Oversized, bedazzling sets and scenery design by Richard Hudson intelligently and effectively recreates the golden-hued African savannah and plains of the Serengeti – even the eerie elephant graveyard and is a feast for the senses. Costumes designed by Julie Taylor are sumptuous and striking and even the orchestra and conductor, Matt Abrams are are sight to behold.
Music has been key to the Lion King’s stage success, and the audience remains transfixed for the duration of the show by the scintillating sounds of the 17 person strong orchestra who accompany every scene from the quieter moments to big, thrilling dance-numbers such as ‘Chow Down’ and the uplifting and up-tempo ‘Hakuna Matata’.
It’s hard not to notice the incredible efforts of conductor Matt Abrams either; he’s visible the entire duration of the performance as drummers and percussionists who play over 40 instruments over the course of the show live and perched high in the theatre’s top-tier boxes to the left and right of the stage as they all perform the iconic songs associated with the film.
Their use of authentic African drums like Djun Djun and Djembe share top billing as they blend and layer all the sounds harmoniously together.
And yet, despite the newness and grandeur of the show, the tale still feels as intimate as it ever did delivering an emotional re-telling of a story which explores tragedy, love, the meaning of family, community and with the help of Pumba, Timon and Nala, the power of true friends who accept you when you feel like an outsider.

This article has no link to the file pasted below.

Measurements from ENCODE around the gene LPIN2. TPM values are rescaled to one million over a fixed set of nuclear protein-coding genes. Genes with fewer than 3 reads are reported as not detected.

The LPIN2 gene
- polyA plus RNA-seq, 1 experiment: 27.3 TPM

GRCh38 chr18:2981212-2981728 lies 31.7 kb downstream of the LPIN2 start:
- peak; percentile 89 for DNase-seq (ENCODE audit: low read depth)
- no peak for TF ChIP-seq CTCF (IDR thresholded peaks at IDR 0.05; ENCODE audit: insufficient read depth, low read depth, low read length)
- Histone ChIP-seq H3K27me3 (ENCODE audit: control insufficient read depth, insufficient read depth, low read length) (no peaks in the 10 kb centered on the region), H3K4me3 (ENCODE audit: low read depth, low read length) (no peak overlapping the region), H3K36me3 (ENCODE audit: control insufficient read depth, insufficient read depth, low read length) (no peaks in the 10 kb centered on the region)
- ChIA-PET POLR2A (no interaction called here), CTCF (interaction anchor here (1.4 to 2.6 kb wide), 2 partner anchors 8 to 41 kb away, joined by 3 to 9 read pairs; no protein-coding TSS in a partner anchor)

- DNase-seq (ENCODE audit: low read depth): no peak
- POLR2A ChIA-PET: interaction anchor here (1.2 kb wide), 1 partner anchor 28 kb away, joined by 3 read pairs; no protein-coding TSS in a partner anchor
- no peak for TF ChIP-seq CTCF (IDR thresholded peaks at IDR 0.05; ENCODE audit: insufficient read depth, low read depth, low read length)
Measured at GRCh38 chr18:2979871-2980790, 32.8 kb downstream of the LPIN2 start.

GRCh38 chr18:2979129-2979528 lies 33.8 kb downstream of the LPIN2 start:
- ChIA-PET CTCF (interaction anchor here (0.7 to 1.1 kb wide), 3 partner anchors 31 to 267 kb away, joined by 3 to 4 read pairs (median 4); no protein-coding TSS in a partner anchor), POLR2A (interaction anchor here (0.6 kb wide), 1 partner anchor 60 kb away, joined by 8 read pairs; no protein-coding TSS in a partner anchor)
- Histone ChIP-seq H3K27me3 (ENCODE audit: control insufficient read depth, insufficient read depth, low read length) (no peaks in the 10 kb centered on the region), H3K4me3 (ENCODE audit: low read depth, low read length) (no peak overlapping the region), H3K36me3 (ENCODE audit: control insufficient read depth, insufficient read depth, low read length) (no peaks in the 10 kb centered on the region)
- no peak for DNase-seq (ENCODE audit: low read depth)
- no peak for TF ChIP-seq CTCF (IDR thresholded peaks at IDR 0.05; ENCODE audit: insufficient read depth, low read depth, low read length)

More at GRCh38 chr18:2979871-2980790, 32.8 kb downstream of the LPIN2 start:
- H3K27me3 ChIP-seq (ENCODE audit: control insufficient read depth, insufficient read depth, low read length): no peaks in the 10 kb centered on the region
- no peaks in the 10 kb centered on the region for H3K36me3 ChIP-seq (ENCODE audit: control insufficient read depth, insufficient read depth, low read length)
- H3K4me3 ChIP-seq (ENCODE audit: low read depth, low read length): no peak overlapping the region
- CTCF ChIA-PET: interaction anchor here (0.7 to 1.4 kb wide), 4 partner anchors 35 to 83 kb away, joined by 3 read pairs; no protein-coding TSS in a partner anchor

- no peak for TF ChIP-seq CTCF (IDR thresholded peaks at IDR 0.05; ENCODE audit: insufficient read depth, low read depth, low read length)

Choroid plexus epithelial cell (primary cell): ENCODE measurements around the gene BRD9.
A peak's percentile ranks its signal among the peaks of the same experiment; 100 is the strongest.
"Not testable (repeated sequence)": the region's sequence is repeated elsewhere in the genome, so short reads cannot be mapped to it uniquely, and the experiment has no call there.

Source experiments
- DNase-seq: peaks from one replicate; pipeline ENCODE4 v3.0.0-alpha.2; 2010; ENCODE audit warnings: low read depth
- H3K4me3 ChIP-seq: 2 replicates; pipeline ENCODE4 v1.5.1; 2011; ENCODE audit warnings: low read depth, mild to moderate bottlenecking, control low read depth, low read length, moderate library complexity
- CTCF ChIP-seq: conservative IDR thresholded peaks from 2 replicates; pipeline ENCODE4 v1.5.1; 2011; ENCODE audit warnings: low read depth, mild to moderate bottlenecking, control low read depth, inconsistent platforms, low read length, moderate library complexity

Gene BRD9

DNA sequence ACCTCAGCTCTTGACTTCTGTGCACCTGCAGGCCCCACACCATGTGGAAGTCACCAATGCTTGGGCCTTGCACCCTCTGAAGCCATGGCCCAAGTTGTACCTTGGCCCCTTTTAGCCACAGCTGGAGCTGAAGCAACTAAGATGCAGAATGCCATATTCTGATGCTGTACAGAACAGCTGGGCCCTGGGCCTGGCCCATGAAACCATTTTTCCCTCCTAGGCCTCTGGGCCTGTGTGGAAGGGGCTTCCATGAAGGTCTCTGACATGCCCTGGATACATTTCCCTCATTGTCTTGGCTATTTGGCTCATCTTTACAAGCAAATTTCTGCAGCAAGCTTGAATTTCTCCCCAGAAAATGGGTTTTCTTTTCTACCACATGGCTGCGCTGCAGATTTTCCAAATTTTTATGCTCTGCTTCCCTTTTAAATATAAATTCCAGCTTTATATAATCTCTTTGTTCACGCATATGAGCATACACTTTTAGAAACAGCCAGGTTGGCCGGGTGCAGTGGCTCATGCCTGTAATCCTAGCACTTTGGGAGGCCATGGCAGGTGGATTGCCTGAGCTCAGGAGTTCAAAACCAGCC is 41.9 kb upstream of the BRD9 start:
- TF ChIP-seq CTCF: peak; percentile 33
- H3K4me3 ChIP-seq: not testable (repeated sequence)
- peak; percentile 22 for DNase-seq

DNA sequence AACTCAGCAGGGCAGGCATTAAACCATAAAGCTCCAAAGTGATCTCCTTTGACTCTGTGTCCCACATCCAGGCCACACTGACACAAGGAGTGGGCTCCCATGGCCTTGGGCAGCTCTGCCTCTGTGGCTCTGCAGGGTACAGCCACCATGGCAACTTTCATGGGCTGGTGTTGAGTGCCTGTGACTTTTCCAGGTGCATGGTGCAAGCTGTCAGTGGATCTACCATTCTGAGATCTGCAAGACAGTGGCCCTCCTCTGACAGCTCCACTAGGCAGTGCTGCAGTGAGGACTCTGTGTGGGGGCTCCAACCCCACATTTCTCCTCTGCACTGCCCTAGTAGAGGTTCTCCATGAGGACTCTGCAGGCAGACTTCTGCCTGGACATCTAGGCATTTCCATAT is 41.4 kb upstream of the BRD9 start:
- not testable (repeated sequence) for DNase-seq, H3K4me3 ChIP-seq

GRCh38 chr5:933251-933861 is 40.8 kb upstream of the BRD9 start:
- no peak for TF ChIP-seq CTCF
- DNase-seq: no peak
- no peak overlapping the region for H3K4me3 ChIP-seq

Inspired by Shakespeare’s Hamlet, other highlights include the fusion dance choreography and dramatic staging of the wildebeest stampede, the haunting ribbon tears of the grief-stricken lionesses at midpoint and Scar’s menacing call to arms to the skulking hyenas below him.
Beyond all the technical mastery and awesome special effects, you’ll watch the show and with the auditorium’s electrically charged atmosphere, be reminded of the story’s simple message of good conquering evil. Because, at heart, The Lion King is an immersive, powerful, magical and moving spectacle of a show that elicits moment after moment of pure emotion and the kind of joy and happiness that lifelong memories are made of.
In appreciation of a breath-taking and tear-jerking finale at Pride Rock – after the ensemble deliver a goosebumps-inducing reprise performance of ‘Circle of Life’ and crescendo – the theatre’s audience erupts with applause and gives the cast a well-deserved standing ovation – the perfect way to end this dreamy show.
How to Book
Disney’s The Lion King runs at The Birmingham Hippodrome for 10 weeks from Thursday 6 July until Saturday 16 September 2023 before the production heads to Dublin. The show’s recommended age guidance is for children aged 6 and up.
To book tickets for the show visit https://www.thelionking.co.uk or book directly at www.birminghamhippodrome.com or call 0844 338 5000.